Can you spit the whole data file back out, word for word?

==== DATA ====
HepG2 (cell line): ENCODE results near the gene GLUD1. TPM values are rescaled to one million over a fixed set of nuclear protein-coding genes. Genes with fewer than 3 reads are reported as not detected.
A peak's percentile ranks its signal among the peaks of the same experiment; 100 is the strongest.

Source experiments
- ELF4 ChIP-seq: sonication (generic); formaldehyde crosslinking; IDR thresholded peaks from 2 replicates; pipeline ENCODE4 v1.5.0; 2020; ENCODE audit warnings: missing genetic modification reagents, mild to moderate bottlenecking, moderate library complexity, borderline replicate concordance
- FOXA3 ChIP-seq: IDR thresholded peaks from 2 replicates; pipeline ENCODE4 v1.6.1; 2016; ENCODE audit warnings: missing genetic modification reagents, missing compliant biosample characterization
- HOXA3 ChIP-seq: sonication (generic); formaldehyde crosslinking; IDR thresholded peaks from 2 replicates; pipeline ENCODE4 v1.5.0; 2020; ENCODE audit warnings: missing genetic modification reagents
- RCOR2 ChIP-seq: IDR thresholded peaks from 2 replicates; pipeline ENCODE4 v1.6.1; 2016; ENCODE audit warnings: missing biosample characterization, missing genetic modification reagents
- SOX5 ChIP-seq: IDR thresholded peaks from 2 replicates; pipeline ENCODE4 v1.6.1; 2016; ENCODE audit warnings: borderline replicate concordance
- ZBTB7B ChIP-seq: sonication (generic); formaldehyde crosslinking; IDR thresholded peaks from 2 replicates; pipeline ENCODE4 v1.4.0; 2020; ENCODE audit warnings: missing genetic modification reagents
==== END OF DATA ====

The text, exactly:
HepG2 (cell line): ENCODE results near the gene GLUD1. TPM values are rescaled to one million over a fixed set of nuclear protein-coding genes. Genes with fewer than 3 reads are reported as not detected.
A peak's percentile ranks its signal among the peaks of the same experiment; 100 is the strongest.

Source experiments
- ELF4 ChIP-seq: sonication (generic); formaldehyde crosslinking; IDR thresholded peaks from 2 replicates; pipeline ENCODE4 v1.5.0; 2020; ENCODE audit warnings: missing genetic modification reagents, mild to moderate bottlenecking, moderate library complexity, borderline replicate concordance
- FOXA3 ChIP-seq: IDR thresholded peaks from 2 replicates; pipeline ENCODE4 v1.6.1; 2016; ENCODE audit warnings: missing genetic modification reagents, missing compliant biosample characterization
- HOXA3 ChIP-seq: sonication (generic); formaldehyde crosslinking; IDR thresholded peaks from 2 replicates; pipeline ENCODE4 v1.5.0; 2020; ENCODE audit warnings: missing genetic modification reagents
- RCOR2 ChIP-seq: IDR thresholded peaks from 2 replicates; pipeline ENCODE4 v1.6.1; 2016; ENCODE audit warnings: missing biosample characterization, missing genetic modification reagents
- SOX5 ChIP-seq: IDR thresholded peaks from 2 replicates; pipeline ENCODE4 v1.6.1; 2016; ENCODE audit warnings: borderline replicate concordance
- ZBTB7B ChIP-seq: sonication (generic); formaldehyde crosslinking; IDR thresholded peaks from 2 replicates; pipeline ENCODE4 v1.4.0; 2020; ENCODE audit warnings: missing genetic modification reagents